What it does do is give greater powers to both the national government and to regional authorities, and it was declared in order to allow the Prime Minister to introduce, change, and revoke rules quickly, via emergency decrees, in response to the ever-changing epidemiological situation.

Since the start of the pandemic Italy has reported 2.1 million infections and 76,329 deaths from Covid-19.

As of January 6 2021, the country had vaccinated 260,000 people in its first week of Covid inoculations.  

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Former Italian PM faces investigation over Covid response

Italian prime minister Giuseppe Conte is set to undergo a judicial inquiry over claims his government's response to the Covid-19 outbreak in early 2020 was too slow.

Former Italian PM faces investigation over Covid response

Prosecutors in Bergamo, the northern city that was one of the epicentres of the coronavirus outbreak in Europe, targeted Conte after wrapping up their three-year inquiry, according to media reports.

Conte, now president of the populist Five Star movement, was prime minister from 2018 to 2021 and oversaw the initial measures taken to halt the spread of what would become a global pandemic.

Investigating magistrates suspect that Conte and his government underestimated the contagiousness of Covid-19 even though available data showed that cases were spreading rapidly in Bergamo and the surrounding region.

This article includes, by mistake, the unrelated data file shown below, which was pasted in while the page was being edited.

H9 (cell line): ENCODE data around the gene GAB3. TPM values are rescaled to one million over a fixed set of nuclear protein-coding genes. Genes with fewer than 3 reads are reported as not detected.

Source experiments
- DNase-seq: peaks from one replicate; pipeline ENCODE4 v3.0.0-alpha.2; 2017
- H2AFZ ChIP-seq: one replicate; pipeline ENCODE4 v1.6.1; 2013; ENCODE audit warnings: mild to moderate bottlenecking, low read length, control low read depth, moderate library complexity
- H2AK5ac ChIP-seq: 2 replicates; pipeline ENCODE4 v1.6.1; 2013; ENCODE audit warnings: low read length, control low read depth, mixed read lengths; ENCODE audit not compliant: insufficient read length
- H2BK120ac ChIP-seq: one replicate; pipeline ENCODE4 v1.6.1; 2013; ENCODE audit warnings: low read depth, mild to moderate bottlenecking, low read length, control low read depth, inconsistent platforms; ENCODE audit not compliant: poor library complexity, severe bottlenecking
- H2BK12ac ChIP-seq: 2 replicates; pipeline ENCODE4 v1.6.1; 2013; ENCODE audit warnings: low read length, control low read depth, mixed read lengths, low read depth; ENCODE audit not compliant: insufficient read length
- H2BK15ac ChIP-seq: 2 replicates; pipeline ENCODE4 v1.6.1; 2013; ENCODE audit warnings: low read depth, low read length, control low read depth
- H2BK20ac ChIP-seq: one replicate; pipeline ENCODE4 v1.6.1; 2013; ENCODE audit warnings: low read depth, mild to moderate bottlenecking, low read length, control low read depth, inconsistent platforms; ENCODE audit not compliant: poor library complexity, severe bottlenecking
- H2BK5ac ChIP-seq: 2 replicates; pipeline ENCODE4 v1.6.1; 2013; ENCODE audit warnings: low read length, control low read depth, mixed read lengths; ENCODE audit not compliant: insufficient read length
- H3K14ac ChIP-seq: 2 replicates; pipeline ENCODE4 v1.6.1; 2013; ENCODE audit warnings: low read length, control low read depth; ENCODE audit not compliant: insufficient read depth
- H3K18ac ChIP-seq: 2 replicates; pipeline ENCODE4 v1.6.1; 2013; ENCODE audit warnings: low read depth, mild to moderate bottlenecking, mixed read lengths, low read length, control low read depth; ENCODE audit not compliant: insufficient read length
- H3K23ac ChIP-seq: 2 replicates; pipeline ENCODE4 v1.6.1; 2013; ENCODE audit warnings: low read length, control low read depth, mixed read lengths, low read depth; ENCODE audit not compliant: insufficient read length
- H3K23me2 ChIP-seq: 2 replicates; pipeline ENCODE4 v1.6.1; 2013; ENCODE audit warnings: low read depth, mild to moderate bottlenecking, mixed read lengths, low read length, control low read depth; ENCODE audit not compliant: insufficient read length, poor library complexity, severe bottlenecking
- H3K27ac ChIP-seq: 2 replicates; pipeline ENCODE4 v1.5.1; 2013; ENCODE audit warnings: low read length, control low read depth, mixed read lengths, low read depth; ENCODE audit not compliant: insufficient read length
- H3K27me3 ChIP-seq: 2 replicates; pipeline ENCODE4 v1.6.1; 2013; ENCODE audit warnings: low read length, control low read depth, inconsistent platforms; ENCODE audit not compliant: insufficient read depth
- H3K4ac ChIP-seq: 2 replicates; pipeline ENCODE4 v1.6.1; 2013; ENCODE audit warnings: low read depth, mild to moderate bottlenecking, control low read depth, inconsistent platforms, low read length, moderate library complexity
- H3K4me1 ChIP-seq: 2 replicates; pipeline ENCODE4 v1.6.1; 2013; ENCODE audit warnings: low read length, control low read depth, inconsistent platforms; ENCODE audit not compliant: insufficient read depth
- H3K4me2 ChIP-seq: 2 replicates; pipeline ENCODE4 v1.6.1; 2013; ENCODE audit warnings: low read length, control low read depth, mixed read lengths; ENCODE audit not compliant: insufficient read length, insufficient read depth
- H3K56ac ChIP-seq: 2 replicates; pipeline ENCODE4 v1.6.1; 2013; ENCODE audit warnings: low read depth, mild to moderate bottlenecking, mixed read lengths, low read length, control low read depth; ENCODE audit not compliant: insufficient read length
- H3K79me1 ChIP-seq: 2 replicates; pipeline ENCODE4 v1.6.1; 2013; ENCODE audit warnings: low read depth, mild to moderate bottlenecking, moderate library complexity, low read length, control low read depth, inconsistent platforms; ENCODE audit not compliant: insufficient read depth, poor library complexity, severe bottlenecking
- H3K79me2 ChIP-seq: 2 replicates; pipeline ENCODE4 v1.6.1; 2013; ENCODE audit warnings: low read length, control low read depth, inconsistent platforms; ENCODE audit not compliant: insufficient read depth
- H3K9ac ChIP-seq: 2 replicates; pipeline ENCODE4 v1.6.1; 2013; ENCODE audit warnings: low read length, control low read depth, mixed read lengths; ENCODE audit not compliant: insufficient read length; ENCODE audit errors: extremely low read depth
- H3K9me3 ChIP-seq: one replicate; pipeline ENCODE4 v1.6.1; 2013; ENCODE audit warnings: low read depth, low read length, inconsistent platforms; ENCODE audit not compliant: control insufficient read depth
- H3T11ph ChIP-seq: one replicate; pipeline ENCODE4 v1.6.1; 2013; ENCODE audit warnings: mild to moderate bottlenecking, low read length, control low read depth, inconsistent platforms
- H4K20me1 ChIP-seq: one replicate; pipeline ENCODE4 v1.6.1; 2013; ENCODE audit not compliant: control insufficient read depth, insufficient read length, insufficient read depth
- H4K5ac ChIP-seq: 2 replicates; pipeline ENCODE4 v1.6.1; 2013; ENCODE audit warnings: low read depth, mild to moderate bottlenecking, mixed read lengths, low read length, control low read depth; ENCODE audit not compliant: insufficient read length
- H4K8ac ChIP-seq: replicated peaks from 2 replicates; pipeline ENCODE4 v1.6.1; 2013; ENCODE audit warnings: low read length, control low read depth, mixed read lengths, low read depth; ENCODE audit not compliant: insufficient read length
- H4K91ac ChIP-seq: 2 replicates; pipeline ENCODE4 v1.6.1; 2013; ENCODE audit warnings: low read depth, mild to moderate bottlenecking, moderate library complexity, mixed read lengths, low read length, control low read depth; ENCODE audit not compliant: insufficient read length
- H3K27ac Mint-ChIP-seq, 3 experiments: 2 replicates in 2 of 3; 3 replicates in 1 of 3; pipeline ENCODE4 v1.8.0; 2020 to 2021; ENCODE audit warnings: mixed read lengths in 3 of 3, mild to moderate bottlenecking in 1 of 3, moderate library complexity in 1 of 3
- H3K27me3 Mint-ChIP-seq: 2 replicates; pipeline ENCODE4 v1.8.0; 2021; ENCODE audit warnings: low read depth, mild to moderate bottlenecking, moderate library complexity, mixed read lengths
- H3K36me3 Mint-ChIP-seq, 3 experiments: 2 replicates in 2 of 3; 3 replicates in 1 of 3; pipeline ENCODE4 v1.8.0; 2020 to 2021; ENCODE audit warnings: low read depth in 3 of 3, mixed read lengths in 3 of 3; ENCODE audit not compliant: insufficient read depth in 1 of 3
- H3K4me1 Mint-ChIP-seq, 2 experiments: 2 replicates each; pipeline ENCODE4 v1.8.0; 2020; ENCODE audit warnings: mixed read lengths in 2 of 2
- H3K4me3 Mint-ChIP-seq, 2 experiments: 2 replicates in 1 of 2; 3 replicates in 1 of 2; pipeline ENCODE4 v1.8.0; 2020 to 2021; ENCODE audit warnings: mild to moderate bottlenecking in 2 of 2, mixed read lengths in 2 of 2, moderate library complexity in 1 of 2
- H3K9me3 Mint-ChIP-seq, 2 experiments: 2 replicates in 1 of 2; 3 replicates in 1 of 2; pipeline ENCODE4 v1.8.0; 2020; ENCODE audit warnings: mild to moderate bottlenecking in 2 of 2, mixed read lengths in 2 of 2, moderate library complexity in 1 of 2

They note that in early March 2020 the government did not create a “red zone” in two areas hit hardest by the outbreak, Nembro and Alzano Lombardo, even though security forces were ready to isolate the zone from the rest of the country.

READ ALSO: ‘Not offensive’: Italian minister defends Covid testing rule for China arrivals

Red zones had already been decreed in late February for around a dozen other nearby municipalities including Codogno, the town where the initial Covid case was reportedly found.

Conte’s health minister Roberto Speranza as well as the president of the Lombardy region, Attilio Fontana, are also under investigation, the reports said.

Bergamo prosecutors allege that according to scientific experts, earlier quarantines could have saved thousands of lives.

Conte, quoted by Il Corriere della Sera and other media outlets, said he was “unworried” by the inquiry, saying his government had acted “with the utmost commitment and responsibility during one of the most difficult moments of our republic.”

READ ALSO: Italy’s constitutional court upholds Covid vaccine mandate as fines kick in

Similar cases have been lodged against officials elsewhere, alleging that authorities failed to act quickly enough against a virus that has killed an estimated 6.8 million people worldwide since early 2020.

In January, France’s top court threw out a case against former health minister Agnes Buzyn, a trained doctor, over her allegedly “endangering the lives of others” by initially playing down the severity of Covid-19.